And then there's the idea, perpetuated by the art critic, that women's art can be distinguished from men's art. Vija has done all kinds of material, from realistic to abstract, and I don't believe there's anything particularly "feminine" about any of it. She's done a fair amount of women and children, though I wouldn't call that in itself an indicator... or is it? I dunno. Some people do think there is validity in this idea, I know, and maybe there is (and maybe there isn't), but the way the art critic said it in the movie made it sound paternalistic and sexist - especially since he was clearly attracted to Bennett.

Scarlet Street isn't bad by any means - a bit cheesy in places, perhaps - but for some reason the more the story unraveled the more I got to thinking about this stuff. I had seen this before - I'm fairly sure it was Bill who introduced me to it - and none of this had occurred to me then. Go figure.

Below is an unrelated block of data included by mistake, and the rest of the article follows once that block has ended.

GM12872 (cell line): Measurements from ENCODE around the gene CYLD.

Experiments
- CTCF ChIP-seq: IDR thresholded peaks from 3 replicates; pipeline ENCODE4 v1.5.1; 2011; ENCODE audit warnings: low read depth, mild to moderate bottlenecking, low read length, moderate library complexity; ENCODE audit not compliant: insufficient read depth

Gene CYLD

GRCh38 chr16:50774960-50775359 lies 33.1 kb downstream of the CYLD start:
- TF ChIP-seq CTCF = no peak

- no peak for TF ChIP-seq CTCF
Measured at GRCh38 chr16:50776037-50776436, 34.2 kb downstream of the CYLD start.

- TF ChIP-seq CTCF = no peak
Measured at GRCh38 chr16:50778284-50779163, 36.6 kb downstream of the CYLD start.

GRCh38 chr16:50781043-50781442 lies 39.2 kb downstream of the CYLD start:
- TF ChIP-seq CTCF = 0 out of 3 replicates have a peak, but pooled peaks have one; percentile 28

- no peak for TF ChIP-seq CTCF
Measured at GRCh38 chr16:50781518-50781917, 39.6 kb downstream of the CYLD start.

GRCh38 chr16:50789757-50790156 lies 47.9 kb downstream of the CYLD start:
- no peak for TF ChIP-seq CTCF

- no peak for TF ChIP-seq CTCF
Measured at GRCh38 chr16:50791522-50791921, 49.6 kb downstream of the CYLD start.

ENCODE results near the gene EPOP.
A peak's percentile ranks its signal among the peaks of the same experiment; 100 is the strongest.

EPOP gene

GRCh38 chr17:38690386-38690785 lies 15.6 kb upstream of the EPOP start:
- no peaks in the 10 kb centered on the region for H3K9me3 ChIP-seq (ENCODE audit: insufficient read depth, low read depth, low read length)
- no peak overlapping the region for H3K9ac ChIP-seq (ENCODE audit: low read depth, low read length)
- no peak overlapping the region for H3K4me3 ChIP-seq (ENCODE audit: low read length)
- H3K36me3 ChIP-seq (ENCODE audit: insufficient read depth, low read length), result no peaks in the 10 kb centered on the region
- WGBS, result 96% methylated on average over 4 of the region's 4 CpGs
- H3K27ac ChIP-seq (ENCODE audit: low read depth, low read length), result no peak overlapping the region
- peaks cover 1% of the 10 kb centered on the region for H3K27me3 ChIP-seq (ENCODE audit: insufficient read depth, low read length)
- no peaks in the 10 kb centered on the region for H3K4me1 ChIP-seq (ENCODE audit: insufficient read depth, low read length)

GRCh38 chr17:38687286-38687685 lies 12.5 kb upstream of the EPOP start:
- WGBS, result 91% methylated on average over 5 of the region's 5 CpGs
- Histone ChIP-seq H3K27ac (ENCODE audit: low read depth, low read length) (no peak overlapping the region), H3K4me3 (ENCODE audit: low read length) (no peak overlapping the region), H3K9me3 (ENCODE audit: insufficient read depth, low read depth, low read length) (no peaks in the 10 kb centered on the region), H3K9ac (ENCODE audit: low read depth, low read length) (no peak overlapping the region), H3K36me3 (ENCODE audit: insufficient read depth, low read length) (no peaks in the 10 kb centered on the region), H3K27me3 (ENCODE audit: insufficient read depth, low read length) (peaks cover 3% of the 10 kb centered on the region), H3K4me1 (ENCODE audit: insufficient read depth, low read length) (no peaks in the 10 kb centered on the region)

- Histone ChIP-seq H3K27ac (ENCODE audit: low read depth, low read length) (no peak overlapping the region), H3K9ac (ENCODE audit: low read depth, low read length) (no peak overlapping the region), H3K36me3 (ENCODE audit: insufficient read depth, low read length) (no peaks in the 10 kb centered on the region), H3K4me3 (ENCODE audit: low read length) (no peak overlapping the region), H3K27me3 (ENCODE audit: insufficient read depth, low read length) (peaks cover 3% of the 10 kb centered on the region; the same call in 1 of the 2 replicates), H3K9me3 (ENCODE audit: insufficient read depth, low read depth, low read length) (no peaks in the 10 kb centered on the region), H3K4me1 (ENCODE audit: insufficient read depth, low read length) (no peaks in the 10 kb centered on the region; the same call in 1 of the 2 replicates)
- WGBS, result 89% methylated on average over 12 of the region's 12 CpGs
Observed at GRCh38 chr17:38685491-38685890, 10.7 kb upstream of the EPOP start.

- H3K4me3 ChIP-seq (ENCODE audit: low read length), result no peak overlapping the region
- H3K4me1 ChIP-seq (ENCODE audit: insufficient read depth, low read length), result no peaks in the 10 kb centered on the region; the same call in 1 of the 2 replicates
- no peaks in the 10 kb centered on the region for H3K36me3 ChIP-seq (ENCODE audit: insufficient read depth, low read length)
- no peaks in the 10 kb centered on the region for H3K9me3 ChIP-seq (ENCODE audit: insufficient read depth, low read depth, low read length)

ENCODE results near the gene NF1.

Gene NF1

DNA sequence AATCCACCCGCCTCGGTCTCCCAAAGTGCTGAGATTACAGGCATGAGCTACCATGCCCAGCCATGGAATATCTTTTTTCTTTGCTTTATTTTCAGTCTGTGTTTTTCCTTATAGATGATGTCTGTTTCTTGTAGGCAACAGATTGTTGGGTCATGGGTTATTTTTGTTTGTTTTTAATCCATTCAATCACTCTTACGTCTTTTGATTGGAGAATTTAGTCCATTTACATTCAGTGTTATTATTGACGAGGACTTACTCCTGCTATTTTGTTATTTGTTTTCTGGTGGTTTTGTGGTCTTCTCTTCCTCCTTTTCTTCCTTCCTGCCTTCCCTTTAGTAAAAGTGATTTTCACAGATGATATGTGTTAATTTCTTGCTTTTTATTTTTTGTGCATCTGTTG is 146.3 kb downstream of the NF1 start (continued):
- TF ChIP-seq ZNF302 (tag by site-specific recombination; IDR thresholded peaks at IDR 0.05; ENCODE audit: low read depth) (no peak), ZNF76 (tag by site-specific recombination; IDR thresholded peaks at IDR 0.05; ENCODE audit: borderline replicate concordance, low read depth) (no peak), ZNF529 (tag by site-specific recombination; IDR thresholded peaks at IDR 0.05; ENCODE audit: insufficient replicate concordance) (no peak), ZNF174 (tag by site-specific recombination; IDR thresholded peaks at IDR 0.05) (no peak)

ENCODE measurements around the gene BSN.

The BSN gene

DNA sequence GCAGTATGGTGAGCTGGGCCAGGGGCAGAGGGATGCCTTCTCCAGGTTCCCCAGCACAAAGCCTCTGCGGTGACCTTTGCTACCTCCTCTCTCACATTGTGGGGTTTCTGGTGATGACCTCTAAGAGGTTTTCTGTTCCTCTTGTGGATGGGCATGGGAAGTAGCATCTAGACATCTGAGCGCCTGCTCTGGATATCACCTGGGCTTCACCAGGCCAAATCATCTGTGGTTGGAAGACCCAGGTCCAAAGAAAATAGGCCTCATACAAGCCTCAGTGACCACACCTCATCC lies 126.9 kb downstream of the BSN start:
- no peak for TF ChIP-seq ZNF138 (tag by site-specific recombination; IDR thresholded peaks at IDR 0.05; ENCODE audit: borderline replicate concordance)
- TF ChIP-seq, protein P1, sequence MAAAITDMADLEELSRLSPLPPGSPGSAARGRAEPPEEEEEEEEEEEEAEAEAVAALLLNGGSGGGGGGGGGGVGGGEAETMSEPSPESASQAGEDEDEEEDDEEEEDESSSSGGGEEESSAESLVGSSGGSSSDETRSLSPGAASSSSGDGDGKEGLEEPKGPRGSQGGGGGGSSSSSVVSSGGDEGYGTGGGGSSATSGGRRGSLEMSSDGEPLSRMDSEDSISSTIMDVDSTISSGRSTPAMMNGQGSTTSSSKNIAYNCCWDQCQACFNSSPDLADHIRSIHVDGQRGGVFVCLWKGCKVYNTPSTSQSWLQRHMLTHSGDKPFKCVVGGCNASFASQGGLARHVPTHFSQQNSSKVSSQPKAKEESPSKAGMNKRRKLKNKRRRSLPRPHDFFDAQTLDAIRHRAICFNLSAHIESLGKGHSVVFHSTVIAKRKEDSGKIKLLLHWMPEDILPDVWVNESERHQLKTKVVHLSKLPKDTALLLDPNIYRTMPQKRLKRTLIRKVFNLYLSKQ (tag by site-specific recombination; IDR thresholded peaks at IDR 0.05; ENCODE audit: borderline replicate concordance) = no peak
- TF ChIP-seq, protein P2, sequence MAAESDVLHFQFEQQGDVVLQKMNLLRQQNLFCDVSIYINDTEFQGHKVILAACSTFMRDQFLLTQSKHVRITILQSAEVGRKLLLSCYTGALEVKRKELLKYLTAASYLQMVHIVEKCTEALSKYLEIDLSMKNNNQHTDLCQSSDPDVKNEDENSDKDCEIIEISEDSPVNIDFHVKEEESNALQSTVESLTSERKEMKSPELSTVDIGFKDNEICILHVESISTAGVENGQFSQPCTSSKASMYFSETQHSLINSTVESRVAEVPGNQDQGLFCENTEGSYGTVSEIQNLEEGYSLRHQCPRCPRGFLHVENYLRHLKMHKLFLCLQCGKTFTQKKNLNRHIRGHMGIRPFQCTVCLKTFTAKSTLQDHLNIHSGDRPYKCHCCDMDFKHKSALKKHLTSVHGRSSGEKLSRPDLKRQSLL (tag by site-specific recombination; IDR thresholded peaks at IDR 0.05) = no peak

I was trying hard not to fall asleep while watching it. It was late and I had been up way earlier than usual yesterday because I had to go to a bike lane rally in Brooklyn. I think I've mentioned that I like to bike ride. Well, anyway, there's all this agita over biking in New York lately, and yesterday there were two different rallies both for and against a new lane in Brooklyn. So I had to get up early for it and I didn't get much sleep. Probably should've watched the movie earlier, I suppose.

Thursday, October 21, 2010

Sketches: Heath Ledger

From Brokeback Mountain.

This one goes out to all my gay brothers and sisters. Stay strong.

Tuesday, October 19, 2010

The legacy of the NC-17 stigma